We were given fair warning, we mortals who would never take on the challenge of climbing  Chimney Top Mountain (estimated to take 4.5 hours) in less than an hour. But it’s what Tim put out there, and he got three takers: Julia, Joey and Anthony.

They accomplished it in an astounding 45 minutes.

And when they got to the top? A once in a lifetime opportunity on this rainy mountain day, beautifully articulated by 8-year-old Anthony.

I touched a cloud today, he said.


30 Days of Fun II


Day 22: the games people play

We were wildly excited at the prospect. It’s what happens, I suppose, when you make the summer transition from life to vacation.

That explains why we rushed through dessert (raspberry tarts, chocolate layer cake, peach cobbler) and made a mad dash from the gigantic dining room to High Hampton’s Big Hall.

8:45 pm

There was already a very large gathering. On every sofa, against the wood-planked walls, strewn across the floor were Moms and Dads, kids and cousins, aunts and uncles and grandparents. Thankfully Aunt Colette (ever prepared) pulled from her purse the $5 needed for six swipe cards. We clustered just to the left of the BINGO barker, the excitement building.

our clan: anthony, julia, joey and aunt colette

There would be four games. Each offered a cash prize; on this night, the payout ranged from $20 for straight BINGO to $63 for BLACKOUT.

disclaimer: the photo belies the huge crowd, gathered mostly behind us

B-6! he called, and Joey and Anthony announced in unison Got it!

N-31! said the Barker. Me again! said Joey.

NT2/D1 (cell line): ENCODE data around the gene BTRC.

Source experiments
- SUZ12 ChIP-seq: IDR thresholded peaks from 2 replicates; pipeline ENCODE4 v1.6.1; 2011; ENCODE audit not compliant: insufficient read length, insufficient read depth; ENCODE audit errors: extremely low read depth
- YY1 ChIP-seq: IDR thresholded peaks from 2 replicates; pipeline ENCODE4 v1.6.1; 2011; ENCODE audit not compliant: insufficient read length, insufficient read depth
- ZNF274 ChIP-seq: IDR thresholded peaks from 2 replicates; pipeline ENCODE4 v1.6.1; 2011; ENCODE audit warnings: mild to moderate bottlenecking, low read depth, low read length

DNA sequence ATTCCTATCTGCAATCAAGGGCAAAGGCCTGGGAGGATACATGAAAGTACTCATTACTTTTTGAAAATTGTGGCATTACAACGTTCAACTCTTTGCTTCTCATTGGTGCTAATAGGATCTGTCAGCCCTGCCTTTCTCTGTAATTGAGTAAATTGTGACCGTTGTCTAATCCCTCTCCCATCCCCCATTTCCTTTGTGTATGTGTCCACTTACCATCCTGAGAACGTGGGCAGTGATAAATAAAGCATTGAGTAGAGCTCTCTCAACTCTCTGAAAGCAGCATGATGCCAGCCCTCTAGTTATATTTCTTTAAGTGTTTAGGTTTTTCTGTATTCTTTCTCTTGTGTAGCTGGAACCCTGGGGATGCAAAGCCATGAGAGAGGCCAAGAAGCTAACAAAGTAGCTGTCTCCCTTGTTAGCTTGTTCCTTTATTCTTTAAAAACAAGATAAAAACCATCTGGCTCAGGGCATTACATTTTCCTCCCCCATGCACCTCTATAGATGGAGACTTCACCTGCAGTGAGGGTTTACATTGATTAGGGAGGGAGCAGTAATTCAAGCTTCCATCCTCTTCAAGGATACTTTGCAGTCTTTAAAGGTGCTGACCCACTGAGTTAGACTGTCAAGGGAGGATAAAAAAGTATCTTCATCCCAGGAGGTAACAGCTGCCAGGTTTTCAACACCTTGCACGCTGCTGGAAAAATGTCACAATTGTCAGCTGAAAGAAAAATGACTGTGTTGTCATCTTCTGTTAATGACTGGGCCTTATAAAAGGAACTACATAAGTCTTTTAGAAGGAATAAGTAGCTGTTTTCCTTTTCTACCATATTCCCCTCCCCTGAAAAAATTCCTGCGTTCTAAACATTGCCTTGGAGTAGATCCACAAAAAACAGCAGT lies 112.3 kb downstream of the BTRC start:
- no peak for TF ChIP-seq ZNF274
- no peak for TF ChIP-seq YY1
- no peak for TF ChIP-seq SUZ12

And on we went, game to game to game.

fierce competition

We were within one letter of the big prize in nearly every game, the group of us, each pulling for the other (and each secretly hoping to win). Then before we knew it, Day 2 of vacation came to a close and we hugged each other goodnight, promising to meet again for an extra-early breakfast before The Big Hike to the peak of Chimney Top Mountain. We headed to our rooms to read, snuggling beneath down comforters (windows open) for that page or two that leads to gentle dreams—dreams sweetened by mountain air, fresh, cool, quiet.

30 Day of Fun II

Day 21: the lake hike

We’ve come to the mountains for a little family vacation, one of the traditions I love most about this Monetti clan I married into. I knew carrying on with my 30 Days of Fun would be a breeze—with Anthony and Joey around, it’s always fun.

We started our week with a little hike around the lake. Eliza came, too, and I was happy. (It seems I am desperate to soak up every bit of her before she heads back down the mountain to Clemson.)

We set out together.

a good place to start
Joey shows us the way.

Everywhere we looked, there was something interesting to see and discuss.

tree kisses
a tree trunk with scales!

Wildflowers—sweet little surprises the boys spotted in the woods.

I found my favorite hideaway. Joey and I decided we’d come back here later, to sit and read and look.


Now what?

Anthony charts our course.

I was sure we’d find a feather, sooner or later. Guess what?

the boys found two!

It was the perfect way to start the week, filled with wonder and excitement and adventure.

I can’t wait to see what we do next.

Eliza and Anthony


30 Days of Fun II